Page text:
It has become evident that Syracuse basketball has been missing a piece down low for quite some time. Columbia transfer, Patrick Tape, is the perfect fit.
When Syracuse basketball big man Rakeem Christmas graduated in 2015, nobody blinked an eye. Well, let’s put that in a better perspective.
A lot of ‘Cuse foes gave a sigh of relief that the 6-foot-9-inch, 250-pound big man had finally worn out his eligibility after a senior year in which Christmas terrorized his opponents.
The four-year, Philadelphia, Pennsylvania native improved his scoring average from less than six points per game to nearly 18 points per game, which is by far one of the biggest jumps in Syracuse basketball history. Pair that with about nine rebounds a game and Christmas was not only a top big man in the ACC but also the country.
For some reason, Syracuse wasn’t worried. As a team, the Orange only went 18-13 and they brought back Trevor Cooney, Michael Gbinije, and Tyler Roberson. Add to the fact that the ‘Cuse made it to the Final Four the next season and losing Rakeem Christmas really didn’t seem like such a big deal anymore. Dajuan Coleman did a solid job at center during that magical run, and everything was fine on ‘The Hill’.
However, since that time, it’s seemed like each year, the Orange has been one piece away from a complete roster. The lack of a true big man down low has lowered the ceiling/possibilities for the team for years.
In 2016-17, the Orange went 19-15, but seemingly had a lot of talent.
Andrew White III emerged as a top offensive threat in the ACC, while Tyler Lydon, John Gillon, and Tyus Battle all averaged double-figures in scoring. Freshman Taurean Thompson had his best collegiate season to date, one in which he held a key role in leading the Orange past their foe Duke, proving he had some big-game ability.
Meanwhile, senior Tyler Roberson provided athletic ability down low, while Pascal Chukwu, Frank Howard, and Coleman helped add depth and stability to what seemed like a pretty talented roster. The one missing piece? A true big man.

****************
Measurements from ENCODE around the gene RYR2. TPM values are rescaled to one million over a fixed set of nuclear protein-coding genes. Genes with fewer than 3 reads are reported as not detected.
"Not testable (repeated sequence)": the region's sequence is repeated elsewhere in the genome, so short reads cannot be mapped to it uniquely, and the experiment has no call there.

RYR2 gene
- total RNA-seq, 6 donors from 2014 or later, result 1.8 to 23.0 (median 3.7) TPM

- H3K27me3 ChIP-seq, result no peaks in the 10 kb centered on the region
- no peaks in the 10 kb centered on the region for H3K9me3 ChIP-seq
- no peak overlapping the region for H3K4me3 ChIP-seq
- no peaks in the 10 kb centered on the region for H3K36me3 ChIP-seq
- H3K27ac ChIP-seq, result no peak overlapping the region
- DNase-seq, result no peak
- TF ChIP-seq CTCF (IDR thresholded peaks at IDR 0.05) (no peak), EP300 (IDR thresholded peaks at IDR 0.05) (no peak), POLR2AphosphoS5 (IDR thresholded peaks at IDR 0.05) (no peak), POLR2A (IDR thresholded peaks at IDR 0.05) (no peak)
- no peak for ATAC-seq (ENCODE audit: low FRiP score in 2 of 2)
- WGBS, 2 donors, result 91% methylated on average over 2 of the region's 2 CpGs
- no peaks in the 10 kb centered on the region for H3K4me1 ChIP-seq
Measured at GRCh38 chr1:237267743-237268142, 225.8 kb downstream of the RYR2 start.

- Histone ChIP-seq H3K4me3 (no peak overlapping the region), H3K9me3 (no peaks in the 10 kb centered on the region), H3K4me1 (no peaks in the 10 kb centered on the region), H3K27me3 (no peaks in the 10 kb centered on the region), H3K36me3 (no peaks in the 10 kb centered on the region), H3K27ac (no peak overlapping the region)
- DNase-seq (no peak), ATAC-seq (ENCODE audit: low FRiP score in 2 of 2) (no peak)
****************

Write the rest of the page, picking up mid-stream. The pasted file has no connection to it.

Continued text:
Lydon and Thompson were natural stretch-fours. Chukwu showed potential but wasn’t strong enough down low. Coleman was very strong down low, but his history of knee injuries had added up, and his agility and bounce weren’t the same as it was in past years.
Fast-forward to 2017-18 and you had another Syracuse team that barely made the field of 68, but then went on a Sweet 16 run before falling to Duke.
This roster relied on the experience of Battle, Howard, and Chukwu, combined with the energy and skill from newcomers Oshae Brissett and Marek Dolezaj. However, again Chukwu’s inefficiency on the offensive end made it nearly impossible for the Orange to score down low.
Dolezaj and Bourama Sidibe tried their best, but the former was a shell of what he is today, and Sidibe had knee problems from time to time. Instead, Brissett was the most efficient scorer down low, and at 6-feet-8-inches, it isn’t exactly the best gameplan in the paint. A talented roster that had a good season, but ultimately fell short without any post play.
The past two years, we’ll lump into one.
Paschal’s ability to protect the rim helped lead the Orange into the 2019 NCAA Tournament, but his lack of offense hurt the Orange’s chances of advancing, as Sidibe’s injuries increased, and Dolezaj’s frame would get pushed around too much.
This past season, Dolezaj worked on his body, while Sidibe showed flashes of what he can do down low after a year off of rehabbing. But with no true center, the Orange still lacked the ability to score down low. Even with the three-point threats, they imposed with Elijah Hughes, Buddy Boeheim, and Joe Girard III, the inside presence just wasn’t there.
It’s time for change and the Orange can accomplish that in the transfer portal.
Patrick Tape, a transfer from Columbia, has one year of eligibility left, and due to new NCAA rules, will be available for the 2020-21 NCAA season.
At 6-feet-10 inches and over 230 pounds, he has a tall frame, but also some bulk, which is what Syracuse has lacked in its bigs.
Contrary to the late 2000s and early 2010s, when the Orange had some big boys down low: Arinze Onuaku, Rick Jackson, Fab Melo, and Baye Moussa Keita, just to name a few. Like these Orange legends, Tape has that solid frame, which makes him a steady option in the 2-3 zone, and tough to move around down low.
Tape is also a very well-versed scorer.
Last season at Columbia, according to basketball-reference.com, Tape put up 11.3 points per game, 5.9 rebounds per game, and 1.1 blocks per game. This type of scoring down low could only mean good things for a Syracuse team that will return outside threats in Girard and Boeheim, toughness and inside scoring in Quincy Guerrier, and the impending decision on leading scorer Elijah Hughes.
In a recent interview with our site expert, Paul Esden, Matthew Gutierrez, who covers Syracuse basketball for ‘The Athletic’, provided more insight on Tape, saying that he can shoot a mid-range jumper, and would probably be the best offensive big man Syracuse has had since Christmas.
Even more noteworthy? Jake Weingarten, who covers college basketball for Stockrisers, recently tweeted that Tape is focusing on four schools in particular: Syracuse, USC, Duke, and Ohio State.
According to Weingarten, “Tape visited USC and Syracuse in February. He is trying to have a decision in 2-3 weeks”.